You are outperforming the S+P 500, as near as I can tell, so don't beat yourself up too much.  Once you make the decision to be in equites, any portfolio devoted to equities should actually be measured this way.  I find that year over year, I outperform the S+P by 20-25% very consistently, even with the problems I mentioned above.  I lost money in 2008 - but I still outperformed the S+P by 23%.  Since I can outperform by 20-25% on average, there is no reason for me to beat myself up for losing money in equities in 2008 - any intellectually honest person would have expected me to do so.  

In other words, if you want to participate in the (historically excellent, long-term) price movement of equities: participate in all of those price movements!

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#8) On June 04, 2012 at 2:24 PM, ikkyu2 (99.22) wrote:

Now let's talk specifics.

With regard to MAKO, I think you're confused about who the 'payers' are.  The ones deciding whether or not this equipment is going into OR's are hospital admins.  They are considering two things: surgeon satisfaction (they don't want their surgeons to take their money-generating procedures to another center) and OR turn time.

This really boils down to OR turn time.  Having an O/R open for 1 hour entails a lot of fixed costs; nursing admin, scrub nurse, circulator nurse, anesthesia staffing, sterility maintenance, variety of techs and couriers, pathology staffing, HVAC guys on-call, etc etc etc.

If using MAKO can cause an OR to turn out one additional knee per day in the same amount of time (usually 8-10 hours) that the OR is open, surgeons and hospitals will both crave that intensely because it will go straight to their bottom line, boosting it.  Other concerns are peripheral.   If it can't do that, there is no reason for either hospitals or surgeons to want to bother with the initial fixed costs (both in installation and in surgeon re-training).  I don't actually know if MAKO's product can do this, but if an OR turn time statistic is not blazoned in foot-high letters at the top of every marketing pamphlet and quarterly report, I would advise you to sell the hell out of that stock as they do not know what they are doing.

"Follow-up visits" is a total red herring, as they don't happen in the hospital and the insurance companies have to pay for them if they're necessary.  A knee costs the payers $50K; a follow up visit costs, what, $50?  No one cares if there are 2 f/us instead of 3; it's immaterial.  "Patient satisfaction" is truly immaterial because it does not go to bottom line. 

I would not touch a healthcare company with a 10 foot pole right now; these are heavily managed, top-heavy companies, laden with bean counters and cost cutters and consultants; all battling valiantly, guns a-blazin', for an ever shrinking piece of an ever shrinking pie.  The EHR boondoggle is going to be the biggest money loser any industry has ever seen; hospitals are paying $150 million + apiece for the privilege of installing software that is going to reduce their productivity on average 13% (real numbers!)  The first year, they're subsidized by the government to do it; the next 10 years, they're locked in.  This is going to start showing up on balance sheets in 2014 or so but the smart money sees it coming already.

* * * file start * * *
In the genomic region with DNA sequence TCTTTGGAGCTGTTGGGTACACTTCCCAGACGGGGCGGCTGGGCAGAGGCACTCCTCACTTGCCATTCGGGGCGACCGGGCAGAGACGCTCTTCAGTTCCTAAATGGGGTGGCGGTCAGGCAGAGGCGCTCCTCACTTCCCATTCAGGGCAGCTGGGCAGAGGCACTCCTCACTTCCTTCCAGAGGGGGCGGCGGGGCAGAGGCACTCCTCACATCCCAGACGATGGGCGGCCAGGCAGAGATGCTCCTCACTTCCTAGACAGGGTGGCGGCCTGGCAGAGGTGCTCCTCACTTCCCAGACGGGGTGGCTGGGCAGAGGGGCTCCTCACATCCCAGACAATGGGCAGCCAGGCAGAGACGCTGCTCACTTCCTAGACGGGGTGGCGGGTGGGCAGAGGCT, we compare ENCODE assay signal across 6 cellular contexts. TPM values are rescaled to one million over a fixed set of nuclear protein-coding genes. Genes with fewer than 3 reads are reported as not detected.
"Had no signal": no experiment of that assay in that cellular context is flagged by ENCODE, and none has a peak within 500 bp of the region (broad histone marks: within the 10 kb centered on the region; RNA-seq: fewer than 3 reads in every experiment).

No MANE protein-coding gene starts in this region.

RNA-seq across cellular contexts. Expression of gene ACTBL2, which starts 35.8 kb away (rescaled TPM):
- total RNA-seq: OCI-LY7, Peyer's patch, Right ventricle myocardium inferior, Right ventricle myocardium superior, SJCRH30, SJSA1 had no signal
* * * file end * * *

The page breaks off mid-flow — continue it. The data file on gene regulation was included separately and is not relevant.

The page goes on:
My 2 cents.  There probably is a market for niche providers of specialized services; and UNH with their Ingenix is clearly the way of the future, although boy are they angering providers right and left.  I'd be interested in hearing more about Genomic Health if you chose to post about them. 

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#9) On June 04, 2012 at 11:57 PM, TMFHelical (99.05) wrote:

ikkyu2,

I agree with you about spreading out the speculative selections.  But they do get tempting at times.

I disagree that I am confused on MAKO.  Yes, the 'customers' are the centers and physicians.  But they care very very much about reimbursibility.  Follow-up and hospital time is not a red herring, it is the way things are increasingly measured.  Make the value case to the payers, or suffer the consequences.

EHRs will revolutionize healthcare, but it will be painful.

Genomic Health is a diagnostics company who pitches a value proposition directly to payers, telling them which patients will not require (or benefit) from expensive therapy.  This is a company embracing the new sherriffs in town.

Ralph

Helical Investor. 

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#10) On June 10, 2012 at 2:20 PM, ikkyu2 (99.22) wrote:

Ralph,

What is the MAKO product's effect on OR turn time for total knee? 

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#11) On June 11, 2012 at 3:30 PM, TMFHelical (99.05) wrote:

ikkyu2,

The MAKO robot does not do 'total knee', but a more limited partial knee procedure.  A more limited market. I don't know the OR time, but expent it is lengthy.  I don't think there will be multiples per day scheduled for this.

I'm more interested in time to discharge.